In 2010, over three million American workers were injured and 4,690 were killed on the job, reports the Bureau of Labor Statistics. As workers' compensation lawyers, we know these incidents can be costly, both personally and financially.
The 2011 Liberty Mutual Workplace Safety Index found that the direct cost of the most disabling workplace injuries and illnesses in 2009 was $50.1 billion in U.S. workers' compensation costs. That's almost one billion dollars per week.
"This money would be better spent on job creation and innovation. Injury and illness prevention programs are good for workers, good for business and good for America," said Dr. David Michaels, Assistant Secretary of Labor.
According to the Occupational Safety and Health Administration (OSHA), Injury and Illness Prevention Programs are designed to intervene in workplace environments where dangerous or unsafe conditions could potentially cause serious injury or even death. They aim to reduce the number and severity of preventable workplace accidents, which account for many of the nation's most common on-the-job injuries.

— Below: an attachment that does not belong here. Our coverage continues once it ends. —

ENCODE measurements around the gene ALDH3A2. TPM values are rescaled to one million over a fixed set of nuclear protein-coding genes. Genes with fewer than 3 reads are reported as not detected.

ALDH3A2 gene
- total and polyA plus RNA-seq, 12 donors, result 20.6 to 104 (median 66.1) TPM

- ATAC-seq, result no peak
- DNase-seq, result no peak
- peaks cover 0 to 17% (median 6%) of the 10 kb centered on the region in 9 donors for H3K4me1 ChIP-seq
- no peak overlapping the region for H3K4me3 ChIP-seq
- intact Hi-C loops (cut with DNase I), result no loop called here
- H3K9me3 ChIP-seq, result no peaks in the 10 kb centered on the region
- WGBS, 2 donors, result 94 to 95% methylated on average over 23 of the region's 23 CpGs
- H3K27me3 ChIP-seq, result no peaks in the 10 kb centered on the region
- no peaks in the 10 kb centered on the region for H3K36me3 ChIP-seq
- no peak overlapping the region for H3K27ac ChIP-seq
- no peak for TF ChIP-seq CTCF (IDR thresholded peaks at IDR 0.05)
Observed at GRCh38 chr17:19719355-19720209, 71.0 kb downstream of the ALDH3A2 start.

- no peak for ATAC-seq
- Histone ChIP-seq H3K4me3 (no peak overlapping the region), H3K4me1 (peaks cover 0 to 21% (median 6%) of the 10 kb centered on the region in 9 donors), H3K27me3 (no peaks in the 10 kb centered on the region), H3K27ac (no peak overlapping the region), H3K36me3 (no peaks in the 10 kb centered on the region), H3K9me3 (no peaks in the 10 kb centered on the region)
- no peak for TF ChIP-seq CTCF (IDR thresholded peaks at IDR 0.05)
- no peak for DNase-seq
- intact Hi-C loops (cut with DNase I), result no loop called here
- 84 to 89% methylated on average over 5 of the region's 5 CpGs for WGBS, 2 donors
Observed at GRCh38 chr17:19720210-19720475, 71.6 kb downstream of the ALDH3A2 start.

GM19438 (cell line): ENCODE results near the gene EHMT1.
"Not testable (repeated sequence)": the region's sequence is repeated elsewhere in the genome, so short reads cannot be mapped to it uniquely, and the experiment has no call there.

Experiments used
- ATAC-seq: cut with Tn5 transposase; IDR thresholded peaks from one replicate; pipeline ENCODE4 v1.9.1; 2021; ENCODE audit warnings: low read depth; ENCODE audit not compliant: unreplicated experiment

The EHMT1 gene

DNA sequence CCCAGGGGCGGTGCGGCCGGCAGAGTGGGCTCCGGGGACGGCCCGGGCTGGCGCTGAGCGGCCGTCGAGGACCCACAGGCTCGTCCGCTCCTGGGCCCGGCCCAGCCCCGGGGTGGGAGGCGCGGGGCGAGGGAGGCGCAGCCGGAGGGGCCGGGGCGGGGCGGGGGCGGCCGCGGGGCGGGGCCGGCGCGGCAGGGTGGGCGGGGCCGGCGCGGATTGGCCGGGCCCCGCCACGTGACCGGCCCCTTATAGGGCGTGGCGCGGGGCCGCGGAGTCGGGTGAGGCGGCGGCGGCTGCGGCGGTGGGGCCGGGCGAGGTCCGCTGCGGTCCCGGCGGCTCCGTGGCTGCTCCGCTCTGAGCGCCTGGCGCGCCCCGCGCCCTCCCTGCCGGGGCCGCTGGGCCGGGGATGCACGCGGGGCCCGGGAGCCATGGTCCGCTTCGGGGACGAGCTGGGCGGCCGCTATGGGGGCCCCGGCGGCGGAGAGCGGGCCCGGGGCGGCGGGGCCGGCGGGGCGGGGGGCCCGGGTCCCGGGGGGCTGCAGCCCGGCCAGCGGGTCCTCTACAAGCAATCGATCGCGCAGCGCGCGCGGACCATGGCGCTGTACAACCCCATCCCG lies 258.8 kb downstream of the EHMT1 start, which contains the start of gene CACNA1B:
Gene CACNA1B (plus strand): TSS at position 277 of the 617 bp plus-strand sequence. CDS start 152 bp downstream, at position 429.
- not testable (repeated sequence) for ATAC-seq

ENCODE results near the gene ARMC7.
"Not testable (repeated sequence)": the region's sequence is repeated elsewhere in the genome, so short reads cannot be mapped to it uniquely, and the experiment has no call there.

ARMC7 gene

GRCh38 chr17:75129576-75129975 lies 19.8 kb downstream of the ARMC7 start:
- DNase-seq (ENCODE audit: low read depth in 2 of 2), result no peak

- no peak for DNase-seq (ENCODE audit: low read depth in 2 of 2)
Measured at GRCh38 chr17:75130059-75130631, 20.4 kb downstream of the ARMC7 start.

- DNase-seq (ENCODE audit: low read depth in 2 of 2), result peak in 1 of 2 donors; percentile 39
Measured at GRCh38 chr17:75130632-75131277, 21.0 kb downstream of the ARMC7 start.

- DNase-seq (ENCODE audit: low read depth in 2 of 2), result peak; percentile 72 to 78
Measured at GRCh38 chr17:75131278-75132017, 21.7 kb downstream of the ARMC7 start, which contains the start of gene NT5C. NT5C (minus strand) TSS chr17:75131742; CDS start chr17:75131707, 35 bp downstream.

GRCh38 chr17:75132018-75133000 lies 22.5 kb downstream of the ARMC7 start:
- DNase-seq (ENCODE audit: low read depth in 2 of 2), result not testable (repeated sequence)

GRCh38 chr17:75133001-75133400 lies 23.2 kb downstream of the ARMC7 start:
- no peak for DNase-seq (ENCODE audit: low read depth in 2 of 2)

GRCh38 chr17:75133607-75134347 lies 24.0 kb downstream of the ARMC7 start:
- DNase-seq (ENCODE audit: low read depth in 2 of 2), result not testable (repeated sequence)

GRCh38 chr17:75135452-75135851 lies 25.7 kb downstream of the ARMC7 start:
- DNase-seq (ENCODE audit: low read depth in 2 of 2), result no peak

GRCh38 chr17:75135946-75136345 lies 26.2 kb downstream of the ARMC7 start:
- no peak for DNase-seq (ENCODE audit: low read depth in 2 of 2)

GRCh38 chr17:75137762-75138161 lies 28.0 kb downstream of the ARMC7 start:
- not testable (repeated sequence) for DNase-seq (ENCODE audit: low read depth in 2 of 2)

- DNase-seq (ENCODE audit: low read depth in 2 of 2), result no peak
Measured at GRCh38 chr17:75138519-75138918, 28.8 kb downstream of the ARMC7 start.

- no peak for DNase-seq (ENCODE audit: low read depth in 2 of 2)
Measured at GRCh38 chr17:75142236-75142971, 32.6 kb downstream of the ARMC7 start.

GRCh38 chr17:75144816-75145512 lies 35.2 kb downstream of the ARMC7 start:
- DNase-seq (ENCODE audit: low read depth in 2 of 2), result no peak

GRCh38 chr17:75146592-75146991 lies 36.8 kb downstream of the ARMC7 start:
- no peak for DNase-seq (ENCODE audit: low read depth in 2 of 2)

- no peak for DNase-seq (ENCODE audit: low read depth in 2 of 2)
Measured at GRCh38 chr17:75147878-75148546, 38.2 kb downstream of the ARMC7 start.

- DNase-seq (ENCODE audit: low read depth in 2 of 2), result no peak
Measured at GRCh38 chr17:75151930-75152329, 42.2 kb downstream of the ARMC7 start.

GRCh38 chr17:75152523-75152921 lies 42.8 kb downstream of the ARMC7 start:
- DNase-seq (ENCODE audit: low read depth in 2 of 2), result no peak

The Occupational Safety and Health Act of 1970 (OSH Act) says each employer must (1) "furnish to each of his employees employment and a place of employment which are free from recognized hazards that are causing or are likely to cause death or serious physical harm to his employees; and (2) comply with occupational safety and health standards promulgated under this Act." The Administration urges employers to develop proactive programs that identify safety violations and potential hazards to workers. OSHA officials conduct informational seminars, interactive workshops and various training programs to help ensure the proper education of workers nationwide.
What makes an Injury and Illness Prevention Program successful?
• Management leadership
• Worker participation
• Hazard identification
• Hazard prevention and control
• Education and training
• Program evaluation and improvement